Machiavelli’s “Prince” & Tomasi di Lampedusa’s “The Leopard”

By |2020-05-28T14:04:16-05:00May 26th, 2020|Categories: Books, Government, History, Imagination, Revolution, Western Civilization|

Tomasi di Lampedusa’s “The Leopard” provides invaluable insight into 19th-century Italian history while creating a compelling story, allowing readers to relive an unfamiliar age of revolution and a fading nobility. Time under quarantine has been an excuse to revisit a personal favorite book and to explore its history, controversy, and literary value. I can [...]

Confronting the Heart of Darkness

By |2020-05-25T11:20:22-05:00May 19th, 2020|Categories: Books, Christian Living, Christianity, Dwight Longenecker, Imagination, Joseph Pearce, Literature, Religion, Senior Contributors, War|

Immortal Combat: Confronting the Heart of Darkness, by Dwight Longenecker (160 pages, Sophia Institute Press, 2020) It was, I believe, C.S. Lewis who said, speaking of the mediaeval mind and culture, that “the very air was thick with angels.” If, however, angels are real and not merely figments of the imagination, mediaeval or otherwise, [...]

“For the Journey”

By |2020-05-17T01:05:02-05:00May 17th, 2020|Categories: Catholicism, Imagination, Poetry, Religion|

When my father was in World War II, after which he received orders for other assignments that took him away from home for long periods of time, I resided with my maternal grandmother. She had emigrated from Sicily and lived in this country for over 60 years (but refused to learn English, considering it [...]

Modern Plagues and the Prescience of Ray Bradbury

By |2020-05-14T19:42:56-05:00May 14th, 2020|Categories: Christine Norvell, Fiction, Imagination, Literature, Modernity, Ray Bradbury, Senior Contributors, Technology, Television|

Little did Ray Bradbury know of his prescience in 1951, as he criticized society’s obsession with screens and the far-ranging effects of technology. Could television supersede community? Could it control us to the point of isolation and loneliness? Bradbury’s writing gives us much to think about. I am haunted by a lonely man. At [...]

“Bleak House” and Original Sin

By |2020-05-09T10:30:28-05:00May 9th, 2020|Categories: Books, Charles Dickens, Christianity, Evil, Fiction, Imagination, Literature|

Charles Dickens’ Bleak House is considered by most contemporary critics to be his best novel and, although the postmodernist intellectual community should be navigated with caution, I am inclined to agree. It’s richly complex with an eclectic array of subplots, characters, and themes, and concludes with a bitter-sweet ending that is, unlike many contemporary [...]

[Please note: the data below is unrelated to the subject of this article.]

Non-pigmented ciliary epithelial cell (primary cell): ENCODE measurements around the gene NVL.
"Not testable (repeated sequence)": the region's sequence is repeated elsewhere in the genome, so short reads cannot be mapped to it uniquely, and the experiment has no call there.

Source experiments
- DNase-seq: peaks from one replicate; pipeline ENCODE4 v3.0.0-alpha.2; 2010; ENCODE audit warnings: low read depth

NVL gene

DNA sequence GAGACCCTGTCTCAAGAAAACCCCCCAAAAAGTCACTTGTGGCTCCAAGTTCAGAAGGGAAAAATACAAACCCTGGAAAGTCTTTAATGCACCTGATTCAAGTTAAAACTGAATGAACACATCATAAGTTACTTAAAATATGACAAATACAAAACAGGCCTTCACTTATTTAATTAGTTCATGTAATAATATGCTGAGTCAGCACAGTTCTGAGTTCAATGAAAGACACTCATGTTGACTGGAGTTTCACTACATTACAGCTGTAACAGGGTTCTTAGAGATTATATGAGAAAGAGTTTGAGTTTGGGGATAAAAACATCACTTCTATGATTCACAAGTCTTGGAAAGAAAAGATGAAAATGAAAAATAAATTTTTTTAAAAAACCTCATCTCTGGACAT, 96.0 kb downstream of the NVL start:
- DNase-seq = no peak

“Dog Dreams”

By |2020-05-09T10:38:02-05:00May 9th, 2020|Categories: Imagination, Poetry|

I Sometimes I imagine that I am still young, Like an old sleeping dog in his dreams; His legs move, and he pants at the air with his tongue, As he chases an object which seems To embody the world of his hopes and desires, And all that he ever could be— For that vision [...]

Science Fiction and the University of Chicago

By |2020-05-08T19:05:51-05:00May 8th, 2020|Categories: Books, Bradley J. Birzer, Fiction, Imagination, Literature, Science, Senior Contributors|

During the spring semester of 1957, the University of Chicago invited a number of distinguished speakers to campus to lecture on the meaning and significance of science fiction as a genre. Robert Heinlein, C.M. Kornbluth, Robert Bloch, and Alfred Bester each gave insightful speeches, all of which were collected by Basil Davenport and published [...]

A Child’s Imaginative Conservative: Tomie dePaola, 1934-2020

By |2020-05-01T23:22:57-05:00May 1st, 2020|Categories: Books, David Deavel, Imagination, Senior Contributors|

Tomie dePaola understood that life is difficult and yet redemption is possible. What marks him out ultimately as a conservative of the imaginative variety is that his understanding of childhood includes not only the child-protagonist’s sense of self, but also the sense of self of the other children and indeed the adults in the [...]

“Dark Black” by Sam Weller

By |2020-04-29T17:03:09-05:00April 29th, 2020|Categories: Books, Bradley J. Birzer, Fiction, Imagination, Senior Contributors|

With twenty stories, accompanied by lush but tenebrous full-page images, Sam Weller’s “Dark Black” is a thing of haunting beauty and voluptuous terrors. Dark Black, by Sam Weller (254 pages, Hat & Beard Press, 2020) Most readers of The Imaginative Conservative know Sam Weller as the extraordinary biographer of Ray Bradbury and as the [...]

Robert Penn Warren’s “All the King’s Men”: The Agony of Will

By |2020-04-28T15:10:12-05:00April 27th, 2020|Categories: Books, Imagination, Literature, Morality|

All the King’s Men (1946): It’s as if Robert Penn Warren (1905-1989) wrote this classic American tale principally for college and university students. With a solid foundation in the liberal arts, they will recognize the philosophical and psychological theories that a central character, Jack Burden, has in mind when he transforms them into excuses [...]

Shakespeare’s Sonnets: The Secret to Immortality

By |2020-04-24T19:04:26-05:00April 25th, 2020|Categories: Imagination, Literature, Poetry, William Shakespeare|

William Shakespeare (baptized April 26, 1564, died April 23, 1616) is arguably the greatest writer in any language. Shakespeare’s classical poetry is not only one of the most exalted examples of what an immortal sense of creative identity can accomplish, it is a symbol of the artist’s immortality, and timelessness itself. As today’s coronavirus [...]